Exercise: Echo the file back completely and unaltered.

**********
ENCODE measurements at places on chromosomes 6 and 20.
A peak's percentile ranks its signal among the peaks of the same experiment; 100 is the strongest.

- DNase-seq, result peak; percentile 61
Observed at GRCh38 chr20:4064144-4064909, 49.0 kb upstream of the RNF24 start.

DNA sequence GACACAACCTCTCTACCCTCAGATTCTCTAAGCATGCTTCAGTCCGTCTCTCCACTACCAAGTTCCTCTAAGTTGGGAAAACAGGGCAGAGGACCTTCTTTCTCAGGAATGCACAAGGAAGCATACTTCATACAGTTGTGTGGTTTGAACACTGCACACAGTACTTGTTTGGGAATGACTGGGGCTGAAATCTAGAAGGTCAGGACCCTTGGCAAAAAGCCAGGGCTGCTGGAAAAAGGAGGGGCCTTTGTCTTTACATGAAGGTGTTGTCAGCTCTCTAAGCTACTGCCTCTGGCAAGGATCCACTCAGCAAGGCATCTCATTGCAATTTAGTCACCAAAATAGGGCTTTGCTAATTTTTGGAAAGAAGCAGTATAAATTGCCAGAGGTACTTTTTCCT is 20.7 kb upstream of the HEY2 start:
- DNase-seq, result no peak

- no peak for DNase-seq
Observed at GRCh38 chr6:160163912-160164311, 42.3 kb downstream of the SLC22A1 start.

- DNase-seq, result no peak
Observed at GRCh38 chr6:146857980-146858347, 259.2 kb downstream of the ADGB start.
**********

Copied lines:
ENCODE measurements at places on chromosomes 6 and 20.
A peak's percentile ranks its signal among the peaks of the same experiment; 100 is the strongest.

- DNase-seq, result peak; percentile 61
Observed at GRCh38 chr20:4064144-4064909, 49.0 kb upstream of the RNF24 start.

DNA sequence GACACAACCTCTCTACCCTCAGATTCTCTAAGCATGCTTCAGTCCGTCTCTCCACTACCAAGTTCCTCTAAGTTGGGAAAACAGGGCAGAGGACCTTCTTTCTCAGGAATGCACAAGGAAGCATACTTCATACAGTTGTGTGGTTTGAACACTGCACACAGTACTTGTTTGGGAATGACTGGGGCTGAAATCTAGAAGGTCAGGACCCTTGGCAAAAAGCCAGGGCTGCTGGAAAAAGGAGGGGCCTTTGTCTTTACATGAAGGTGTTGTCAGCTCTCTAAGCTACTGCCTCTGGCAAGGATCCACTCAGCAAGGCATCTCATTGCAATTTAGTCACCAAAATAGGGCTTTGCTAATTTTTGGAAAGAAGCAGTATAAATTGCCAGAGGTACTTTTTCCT is 20.7 kb upstream of the HEY2 start:
- DNase-seq, result no peak

- no peak for DNase-seq
Observed at GRCh38 chr6:160163912-160164311, 42.3 kb downstream of the SLC22A1 start.

- DNase-seq, result no peak
Observed at GRCh38 chr6:146857980-146858347, 259.2 kb downstream of the ADGB start.